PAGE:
RRC Concerned Texas May Not Be Able to Maximize Federal Funds to Plug Orphaned Oil and Gas WellsFebruary 27, 2023
AUSTIN – The Railroad Commission of Texas has filed comments on draft guidance issued by the U.S. Department of the Interior (DOI) for utilizing formula grants to plug orphaned oil and gas wells.
Several aspects of the draft guidance have caused concern for the RRC because it could hinder the state’s efforts to use as much funding as possible for important work that protects residents and the environment.
Among the concerns is the fact that the DOI may end up changing formula funding calculations for states, which could mean Texas could get less than the approximately $318 million that was originally due to the state.
The guidance also has program requirements for states that go beyond the scope of the federal legislation that authorized the well plugging funds. These requirements are burdensome and sometimes unrealistic to implement, which will inevitably hamper the momentum of the state’s plugging efforts resulting in less wells being plugged than could be.
The comments submitted by the RRC are guided by the agency’s expertise in plugging orphaned oil and gas wells. That expertise was key to Texas’ first in the nation status utilizing federal funds to plug orphaned wells, when work began in October 2022 with the state’s $25 million initial grant.
Adding unnecessary requirements to the next phase of federal funding, the formula grants, can hinder the state’s ability to plug as many orphaned oil and gas wells as possible.
“As Chairman of the Railroad Commission, I believe it is crucial for this agency to thoroughly assess all strings attached to federal money. When dealing with the federal government, we always read the fine print,” said RRC Chairman Christi Craddick. “The Commission is responsible for ensuring health and safety standards for all Texans while overseeing responsible stewardship of our state’s abundant natural resources. The Department of Interior’s draft guidelines are extremely concerning and our comments reflect our commitment to prioritizing Texas. Money intended for well plugging efforts should be used for just that – not bureaucratic red tape. Advancing the Biden administration’s political agenda at the expense of Texans is unacceptable, and this agency will continue to push back on all unreasonable regulations put forth by the federal government.”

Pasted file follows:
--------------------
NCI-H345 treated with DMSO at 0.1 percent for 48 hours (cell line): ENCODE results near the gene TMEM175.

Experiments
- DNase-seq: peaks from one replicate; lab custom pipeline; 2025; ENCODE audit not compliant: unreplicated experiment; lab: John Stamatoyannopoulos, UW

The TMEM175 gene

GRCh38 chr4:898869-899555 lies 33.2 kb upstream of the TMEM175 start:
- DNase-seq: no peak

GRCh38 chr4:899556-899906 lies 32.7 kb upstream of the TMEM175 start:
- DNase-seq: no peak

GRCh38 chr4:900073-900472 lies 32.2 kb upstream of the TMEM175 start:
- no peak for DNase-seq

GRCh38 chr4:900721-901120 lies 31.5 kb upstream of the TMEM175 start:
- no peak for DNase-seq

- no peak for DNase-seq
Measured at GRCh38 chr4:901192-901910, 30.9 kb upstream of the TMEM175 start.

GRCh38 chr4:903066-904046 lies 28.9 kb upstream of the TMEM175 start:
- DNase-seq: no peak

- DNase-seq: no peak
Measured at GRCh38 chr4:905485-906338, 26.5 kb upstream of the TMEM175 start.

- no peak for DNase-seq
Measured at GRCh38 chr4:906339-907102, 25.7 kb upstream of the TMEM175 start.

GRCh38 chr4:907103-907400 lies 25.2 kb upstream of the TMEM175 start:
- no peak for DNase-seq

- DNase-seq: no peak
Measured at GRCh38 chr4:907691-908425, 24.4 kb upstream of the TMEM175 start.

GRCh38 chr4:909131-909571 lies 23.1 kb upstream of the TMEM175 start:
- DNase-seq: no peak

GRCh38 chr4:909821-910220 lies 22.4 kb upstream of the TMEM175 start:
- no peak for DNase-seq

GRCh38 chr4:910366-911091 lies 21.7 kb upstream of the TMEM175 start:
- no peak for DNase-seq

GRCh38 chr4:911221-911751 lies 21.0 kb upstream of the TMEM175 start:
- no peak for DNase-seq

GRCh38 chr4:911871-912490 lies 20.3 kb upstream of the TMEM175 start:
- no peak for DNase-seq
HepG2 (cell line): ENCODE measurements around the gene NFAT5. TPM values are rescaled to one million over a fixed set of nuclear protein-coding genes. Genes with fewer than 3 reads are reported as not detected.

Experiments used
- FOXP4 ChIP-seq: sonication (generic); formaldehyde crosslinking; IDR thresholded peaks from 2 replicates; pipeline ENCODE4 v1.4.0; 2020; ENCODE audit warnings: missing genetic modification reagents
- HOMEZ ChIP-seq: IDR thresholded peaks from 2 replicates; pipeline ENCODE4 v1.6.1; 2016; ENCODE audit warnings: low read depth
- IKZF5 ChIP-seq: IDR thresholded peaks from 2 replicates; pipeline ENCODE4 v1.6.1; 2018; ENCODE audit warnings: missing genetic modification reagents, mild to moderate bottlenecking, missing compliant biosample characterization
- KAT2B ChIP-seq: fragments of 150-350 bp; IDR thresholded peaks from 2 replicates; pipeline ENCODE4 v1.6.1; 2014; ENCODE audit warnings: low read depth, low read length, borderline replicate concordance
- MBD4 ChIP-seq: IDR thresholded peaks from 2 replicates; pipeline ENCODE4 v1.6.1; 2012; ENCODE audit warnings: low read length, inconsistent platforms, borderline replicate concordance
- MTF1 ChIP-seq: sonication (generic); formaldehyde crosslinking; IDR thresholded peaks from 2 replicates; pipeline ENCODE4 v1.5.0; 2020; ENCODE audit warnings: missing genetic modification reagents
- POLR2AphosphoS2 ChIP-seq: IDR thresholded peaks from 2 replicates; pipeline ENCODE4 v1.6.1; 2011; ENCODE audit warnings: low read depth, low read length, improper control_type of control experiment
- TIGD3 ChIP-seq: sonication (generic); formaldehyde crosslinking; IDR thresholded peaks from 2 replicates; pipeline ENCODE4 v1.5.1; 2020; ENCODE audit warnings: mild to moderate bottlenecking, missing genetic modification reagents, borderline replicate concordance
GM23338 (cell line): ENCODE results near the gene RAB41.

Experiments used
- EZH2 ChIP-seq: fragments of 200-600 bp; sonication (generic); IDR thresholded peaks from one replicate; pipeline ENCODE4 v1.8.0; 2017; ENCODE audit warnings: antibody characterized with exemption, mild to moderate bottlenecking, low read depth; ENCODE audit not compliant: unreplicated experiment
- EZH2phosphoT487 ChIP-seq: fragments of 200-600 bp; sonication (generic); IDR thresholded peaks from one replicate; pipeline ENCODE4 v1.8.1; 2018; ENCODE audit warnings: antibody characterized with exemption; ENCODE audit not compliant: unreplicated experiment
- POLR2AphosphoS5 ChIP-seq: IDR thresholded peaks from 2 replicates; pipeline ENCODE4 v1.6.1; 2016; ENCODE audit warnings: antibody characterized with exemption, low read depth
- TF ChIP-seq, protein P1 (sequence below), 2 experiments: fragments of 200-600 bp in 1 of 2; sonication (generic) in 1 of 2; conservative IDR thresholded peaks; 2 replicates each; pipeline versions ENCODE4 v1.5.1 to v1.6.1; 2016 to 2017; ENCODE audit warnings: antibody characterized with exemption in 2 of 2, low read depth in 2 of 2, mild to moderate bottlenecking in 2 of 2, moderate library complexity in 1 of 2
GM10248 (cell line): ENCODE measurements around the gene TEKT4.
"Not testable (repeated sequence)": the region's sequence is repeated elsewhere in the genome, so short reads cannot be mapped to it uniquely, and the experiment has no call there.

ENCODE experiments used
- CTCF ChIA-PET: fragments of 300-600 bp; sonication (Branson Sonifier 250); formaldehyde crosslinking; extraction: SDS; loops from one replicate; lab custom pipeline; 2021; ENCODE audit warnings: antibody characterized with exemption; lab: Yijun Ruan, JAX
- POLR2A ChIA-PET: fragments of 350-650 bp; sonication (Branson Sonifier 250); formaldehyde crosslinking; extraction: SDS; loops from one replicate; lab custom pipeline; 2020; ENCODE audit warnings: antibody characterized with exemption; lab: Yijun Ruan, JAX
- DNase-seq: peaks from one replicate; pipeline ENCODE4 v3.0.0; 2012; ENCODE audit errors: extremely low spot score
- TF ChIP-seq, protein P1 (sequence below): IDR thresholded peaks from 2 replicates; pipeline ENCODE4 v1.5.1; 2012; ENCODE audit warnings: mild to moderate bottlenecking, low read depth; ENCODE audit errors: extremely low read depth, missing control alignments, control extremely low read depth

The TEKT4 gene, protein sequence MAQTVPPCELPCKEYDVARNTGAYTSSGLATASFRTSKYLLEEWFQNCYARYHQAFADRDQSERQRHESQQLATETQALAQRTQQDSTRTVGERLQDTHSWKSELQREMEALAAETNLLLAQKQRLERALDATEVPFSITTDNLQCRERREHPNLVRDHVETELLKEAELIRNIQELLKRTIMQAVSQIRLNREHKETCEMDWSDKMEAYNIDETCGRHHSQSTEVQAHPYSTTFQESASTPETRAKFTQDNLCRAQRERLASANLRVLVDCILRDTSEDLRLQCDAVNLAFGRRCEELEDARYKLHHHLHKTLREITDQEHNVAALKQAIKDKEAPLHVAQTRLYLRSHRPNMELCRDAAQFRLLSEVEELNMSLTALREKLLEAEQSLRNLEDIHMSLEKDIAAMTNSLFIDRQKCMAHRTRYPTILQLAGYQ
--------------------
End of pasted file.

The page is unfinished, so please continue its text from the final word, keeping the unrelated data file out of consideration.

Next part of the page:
“President Biden’s Interior Department needs to stop playing politics with taxpayer dollars and allow Texas and other oil and gas states to get to work plugging more wells and producing much-needed reliable energy,” said RRC Commissioner Wayne Christian. “Texas is not only the national leader in producing oil and natural gas, but is also a leader in plugging abandoned wells, protecting groundwater, and reducing flaring. Taxpayer dollars should ALWAYS be used with the utmost care—Biden’s Interior Department needs to walk back their overreaching guidance which only adds onerous regulations making abandoned well plugging more costly and less timely.”
“Taxpayer dollars – regardless of their origin – should always be used efficiently and effectively to achieve the desired result,” said RRC Commissioner Jim Wright. “Based on the draft guidance issued by the DOI, it would seem that plugging as many orphan wells as possible is low on the Department’s priority list. The words “innovation” and “federal government” rarely appear in the same sentence. Instead of handcuffing states with top-down, bureaucratic red tape and unrealistic requirements that increase plugging costs, the DOI should seek to empower states like Texas by providing them with the flexibility to achieve our shared mission of reducing the orphan well population.”
A copy of the RRC comments sent to DOI can be found on the RRC website at https://www.rrc.texas.gov/media/4ilhvfga/iija-draft-formual-grant_rrc-texas-comments_2_24.pdf.
About the Railroad Commission:
Our mission is to serve Texas by our stewardship of natural resources and the environment, our concern for personal and community safety, and our support of enhanced development and economic vitality for the benefit of Texans. The Commission has a long and proud history of service to both Texas and to the nation, including almost 100 years regulating the oil and gas industry. The Commission also has jurisdiction over alternative fuels safety, natural gas utilities, surface mining and intrastate pipelines. Established in 1891, the Railroad Commission of Texas is the oldest regulatory agency in the state. To learn more, please visit https://www.rrc.texas.gov/about-us/.